This sets him apart from his predecessor, Richard M. Daley, who would only promise that city government would become “more accountable, open, and transparent.”
It’s also the kind of declaration Mayor Emanuel makes regularly—sort of like his claim to have put hundreds more cops in city neighborhoods.
It sounds impressive, even audacious.
It reiterates the Emanuel narrative that Chicago was teetering under the weight of its own excesses before the new mayor ushered in a new era—in which Chicago may continue to teeter under the weight of its own excesses, but at least now we can openly blame Daley.
And it’s phrased in such a subjective, open-ended way that it can’t be measured or proven wrong.
In this case, Emanuel can honestly state that he's bringing us “unprecedented transparency” without doing much at all, since there’s never been a lot of sunlight at City Hall.
After all, Mayor Daley’s greatest exercise in transparency was his decision to publicly disclose every Freedom of Information Act request submitted to the city. When he announced the initiative, Daley could hardly stop giggling long enough to claim it was about opening up government, not fucking with reporters.
Of course, the FOIA logs let the public know who was asking for what, but said nothing about how long it took the city to fulfill the requests—or if the city did at all. That was Daley's brand of accountability. He wasn't even transparent about being murky.
It’s clear there have been improvements under Emanuel. For example, you can now go to the city’s website to find extensive lobbying information, such as who’s sweet-talking city officials and what they’re spending money on.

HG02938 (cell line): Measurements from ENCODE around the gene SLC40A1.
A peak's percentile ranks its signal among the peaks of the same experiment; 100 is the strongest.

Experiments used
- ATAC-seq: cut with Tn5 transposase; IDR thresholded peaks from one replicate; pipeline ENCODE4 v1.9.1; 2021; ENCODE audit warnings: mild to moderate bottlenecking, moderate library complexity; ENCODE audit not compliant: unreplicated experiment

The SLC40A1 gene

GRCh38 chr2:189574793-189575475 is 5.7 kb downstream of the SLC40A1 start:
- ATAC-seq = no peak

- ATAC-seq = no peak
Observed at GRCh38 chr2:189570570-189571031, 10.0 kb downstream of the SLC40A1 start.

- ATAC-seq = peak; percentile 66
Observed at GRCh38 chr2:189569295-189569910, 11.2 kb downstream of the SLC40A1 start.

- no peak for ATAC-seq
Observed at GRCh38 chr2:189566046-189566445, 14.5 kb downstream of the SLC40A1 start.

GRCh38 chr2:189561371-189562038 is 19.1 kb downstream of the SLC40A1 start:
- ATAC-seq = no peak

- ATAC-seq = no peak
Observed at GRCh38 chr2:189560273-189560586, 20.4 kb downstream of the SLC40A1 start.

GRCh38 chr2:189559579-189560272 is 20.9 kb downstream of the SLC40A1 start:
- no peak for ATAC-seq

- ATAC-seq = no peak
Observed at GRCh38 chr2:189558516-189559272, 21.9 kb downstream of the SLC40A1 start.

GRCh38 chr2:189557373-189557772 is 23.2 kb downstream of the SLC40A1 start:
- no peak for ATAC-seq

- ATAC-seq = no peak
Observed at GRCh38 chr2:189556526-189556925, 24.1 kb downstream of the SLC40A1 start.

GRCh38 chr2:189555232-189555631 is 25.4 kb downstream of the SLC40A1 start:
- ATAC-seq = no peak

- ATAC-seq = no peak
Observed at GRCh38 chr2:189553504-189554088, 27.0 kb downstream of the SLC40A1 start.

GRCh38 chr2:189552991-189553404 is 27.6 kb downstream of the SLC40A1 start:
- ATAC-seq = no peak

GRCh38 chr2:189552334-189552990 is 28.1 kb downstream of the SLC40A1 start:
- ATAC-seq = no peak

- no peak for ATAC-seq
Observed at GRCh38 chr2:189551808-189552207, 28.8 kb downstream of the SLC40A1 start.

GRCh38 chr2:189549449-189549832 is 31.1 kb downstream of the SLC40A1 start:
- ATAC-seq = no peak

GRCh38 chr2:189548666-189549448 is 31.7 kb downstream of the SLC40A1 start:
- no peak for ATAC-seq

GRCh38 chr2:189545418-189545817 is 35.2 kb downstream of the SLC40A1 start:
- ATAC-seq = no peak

On the other hand, the mayor isn’t interested in sharing plenty of other information, such as the records of whom he’s sweet-talking and who’s sweet-talking him. And he’s very open about the fact that he doesn't give a shit what we think about it.
Still, it may be too soon to say the age of opacity has ended.
The Tribune reports that the Emanuel administration has denied another FOIA request for records.
The Trib was told it can’t have e-mails and internal communications related to the mayor’s big revenue-generating plans—the hikes in our water and sewer rates and the installation of cameras to rake in more cash from speeders. The administration claimed the request was burdensome and the materials exempt from disclosure.
You can’t criticize the mayor for inconsistency. Last month the paper was denied access to cell phone bills, Emanuel e-mails, and other documents. The requests were shared with the public on the city's website. The denials weren't.
Somehow, this has to be Daley’s fault.
But I’m here to tell the Trib folks that there’s life on the other side of FOIA rejection. Among other advantages, it gives you a great opportunity to spend more time in the court system. Earlier this year, during the waning days of the old Daley era, I had to sue the city over FOIA denials.
As of now, nearly six months into the new era of the Emanuel administration, the city is still fighting me.
Come back tomorrow to read part two of this examination of the Emanuel administration's transparency...